Established in 1929, CWEA’s awards program has grown to acknowledge outstanding achievement in more than 20 categories honoring exceptional California water environment professionals, collection systems, and treatment plants. Categories include Plant of the Year, Collection System of the Year, Public Education Program of the Year as well as awards of individual professionals in various vocations. The program seeks to recognize outstanding achievements within the water environment field, improve the professional status of all personnel working in the field, and stimulate public awareness of the importance of wastewater treatment to public health and the water environment.
Nominations that advance through CWEA’s 17 local sections’ awards programs are eligible to compete statewide. These state and national level awards will be presented at the 87th Annual Conference April 27-May 1 in San Diego, CA. This month, CWEA Local Sections have been awarding their local winners at events around the state.
One such winner was Connie Sanchez, a chemist with Dublin San Ramon Services District (DSRSD), honored as the 2014 Lab Person of the Year by the San Francisco Bay Section. As a winner at the section level, Connie Sanchez will compete for the statewide CWEA Laboratory Person of the Year award. The Awards Chair for the San Francisco Bay Section of CWEA, Meg Herston, presented the award to Sanchez at the DSRSD Board of Directors meeting.
“I congratulate Ms. Sanchez for her skills, diligence, and attention to detail in the tests she conducts every day that help keep our water clean and protect public health,” says DSRSD Board President Ed Duarte.
Laboratory Supervisor Raj Gumber nominated Sanchez for Lab Person of the Year “because of her consistent achievements as a chemist. Connie is a star at quality control, which is essential to producing reliable results. During a recent audit by the state, the auditor complimented Connie on her excellent quality control. Connie also is a great trouble-shooter, and her strong work ethic and positive attitude make her a great employee.” Gumber won the same award 17 years ago as a DSRSD chemist.
After receiving a bachelor of science degree in chemical engineering from Mapua Institute of Technology, Manila, in 1988, Sanchez came to the U.S. in 1991. She has worked as a chemist in commercial and public environmental laboratories for 23 years, including the past 16 years at DSRSD. In March 2014, she earned CWEA’s highest certification for laboratory analysts, Grade IV, and has been a CWEA member since 1999.
“The awards recognize the people who do the frontline work in water quality. Ms. Sanchez stood out for her years of service in the industry and her involvement with CWEA,” says Herston. With 1,600 active members, San Francisco Bay is the largest CWEA section.
The Dublin San Ramon Services District (DSRSD) environmental laboratory staff runs approximately 10,000 tests each year on samples of wastewater, drinking water, recycled water, groundwater, and biosolids. DSRSD, which serves Pleasanton and provides recycled water, is now state-certified to conduct required tests for dissolved metals in groundwater. Sanchez is responsible for analyzing the amounts of potentially toxic substances, such as metals and volatile organic chemicals, as well as conducting many other chemical and biological tests. She administers the laboratory’s database that tracks and compiles all test results. This new testing process uses an Inductively Coupled Plasma-Mass Spectrometry (ICP-MS) instrument that can detect contaminants down to the level of a few parts per trillion. District officials said only a handful of Bay Area laboratories use the instrument for trace metals analysis.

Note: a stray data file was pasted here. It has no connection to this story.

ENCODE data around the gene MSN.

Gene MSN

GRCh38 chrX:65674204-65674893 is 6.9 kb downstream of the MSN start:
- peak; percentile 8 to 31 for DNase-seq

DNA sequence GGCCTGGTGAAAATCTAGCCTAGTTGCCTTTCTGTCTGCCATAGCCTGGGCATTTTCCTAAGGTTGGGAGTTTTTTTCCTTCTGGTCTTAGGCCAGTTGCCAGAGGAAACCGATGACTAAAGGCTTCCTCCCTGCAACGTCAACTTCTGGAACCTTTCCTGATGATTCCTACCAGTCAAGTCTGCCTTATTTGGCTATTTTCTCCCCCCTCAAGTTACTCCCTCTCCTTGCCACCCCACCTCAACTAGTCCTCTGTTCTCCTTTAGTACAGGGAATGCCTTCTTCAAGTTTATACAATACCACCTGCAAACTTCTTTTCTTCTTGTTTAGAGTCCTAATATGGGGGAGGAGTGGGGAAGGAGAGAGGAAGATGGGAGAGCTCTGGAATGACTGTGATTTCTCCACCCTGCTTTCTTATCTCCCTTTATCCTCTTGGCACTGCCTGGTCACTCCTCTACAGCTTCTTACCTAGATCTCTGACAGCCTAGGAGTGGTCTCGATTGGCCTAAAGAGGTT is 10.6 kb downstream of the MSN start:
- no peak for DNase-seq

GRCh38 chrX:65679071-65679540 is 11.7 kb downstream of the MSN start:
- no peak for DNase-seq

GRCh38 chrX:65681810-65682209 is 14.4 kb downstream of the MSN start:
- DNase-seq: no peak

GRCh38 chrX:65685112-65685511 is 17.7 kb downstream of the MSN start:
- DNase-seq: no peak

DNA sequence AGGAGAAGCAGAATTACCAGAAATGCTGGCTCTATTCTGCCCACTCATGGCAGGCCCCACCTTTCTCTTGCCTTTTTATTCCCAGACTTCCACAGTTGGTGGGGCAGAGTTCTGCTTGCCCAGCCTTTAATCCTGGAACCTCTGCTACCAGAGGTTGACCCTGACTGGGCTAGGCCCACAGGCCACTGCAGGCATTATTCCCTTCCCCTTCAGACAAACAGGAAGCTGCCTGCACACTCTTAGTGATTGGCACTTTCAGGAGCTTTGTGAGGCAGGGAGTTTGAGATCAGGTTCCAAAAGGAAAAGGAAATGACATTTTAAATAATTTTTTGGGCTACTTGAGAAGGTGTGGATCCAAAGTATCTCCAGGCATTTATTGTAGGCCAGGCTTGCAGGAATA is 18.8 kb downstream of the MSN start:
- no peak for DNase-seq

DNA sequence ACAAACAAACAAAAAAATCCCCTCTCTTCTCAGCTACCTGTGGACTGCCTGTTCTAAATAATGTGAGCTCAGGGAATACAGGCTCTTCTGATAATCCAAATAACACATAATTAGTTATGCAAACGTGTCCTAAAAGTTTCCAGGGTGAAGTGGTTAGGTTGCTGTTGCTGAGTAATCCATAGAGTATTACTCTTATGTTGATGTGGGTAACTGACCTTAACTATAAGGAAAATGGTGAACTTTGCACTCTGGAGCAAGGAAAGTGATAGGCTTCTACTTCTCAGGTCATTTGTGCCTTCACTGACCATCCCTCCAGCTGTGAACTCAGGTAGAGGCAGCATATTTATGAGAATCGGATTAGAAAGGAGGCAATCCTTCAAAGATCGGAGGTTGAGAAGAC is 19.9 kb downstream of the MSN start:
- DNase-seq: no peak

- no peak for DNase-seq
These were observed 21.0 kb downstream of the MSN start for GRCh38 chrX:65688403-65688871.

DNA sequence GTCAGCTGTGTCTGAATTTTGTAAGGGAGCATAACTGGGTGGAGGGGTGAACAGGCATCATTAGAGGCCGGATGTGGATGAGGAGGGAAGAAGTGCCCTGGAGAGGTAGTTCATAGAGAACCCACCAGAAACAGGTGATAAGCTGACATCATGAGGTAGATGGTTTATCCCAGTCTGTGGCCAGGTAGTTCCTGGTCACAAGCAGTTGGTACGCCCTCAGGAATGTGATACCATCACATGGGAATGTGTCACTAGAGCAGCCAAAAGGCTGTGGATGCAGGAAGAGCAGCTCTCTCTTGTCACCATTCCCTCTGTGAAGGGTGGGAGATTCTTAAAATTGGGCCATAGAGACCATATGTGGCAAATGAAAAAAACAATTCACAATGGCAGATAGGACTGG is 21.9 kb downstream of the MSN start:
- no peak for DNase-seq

With this new certification, the water district can analyze samples from groundwater monitoring wells around the regional wastewater treatment facility. According to officials, this will save $3,000 per year in outside laboratory expenses.
“The district has invested in ultra-sensitive analytical equipment in order to perform required monitoring as cost-effectively as possible,” said operations manager Dan Gallagher. “It takes considerable staff expertise to earn the state accreditation for the many tests we are required to do.”
The operations staff use test results to manage wastewater treatment processes and monitor the quality of potable and recycled water distributed to customers.
DSRSD acquired the ICP-MS system in 2012 and earned state certification for trace metal analysis of wastewater in 2013. The lab earned a separate certification required to test for metals in groundwater this year. The State Water Resources Control Board’s Environmental Laboratory Accreditation Program (ELAP) has certified the water district’s lab in 54 fields of testing. In order to obtain a certification for a new test, a laboratory must develop standard operating procedures for collecting and analyzing samples and documenting results, pass performance evaluation studies for all applicable test parameters, and meet quality control requirements for accuracy and precision. ELAP re-certifies the DSRSD lab every two years.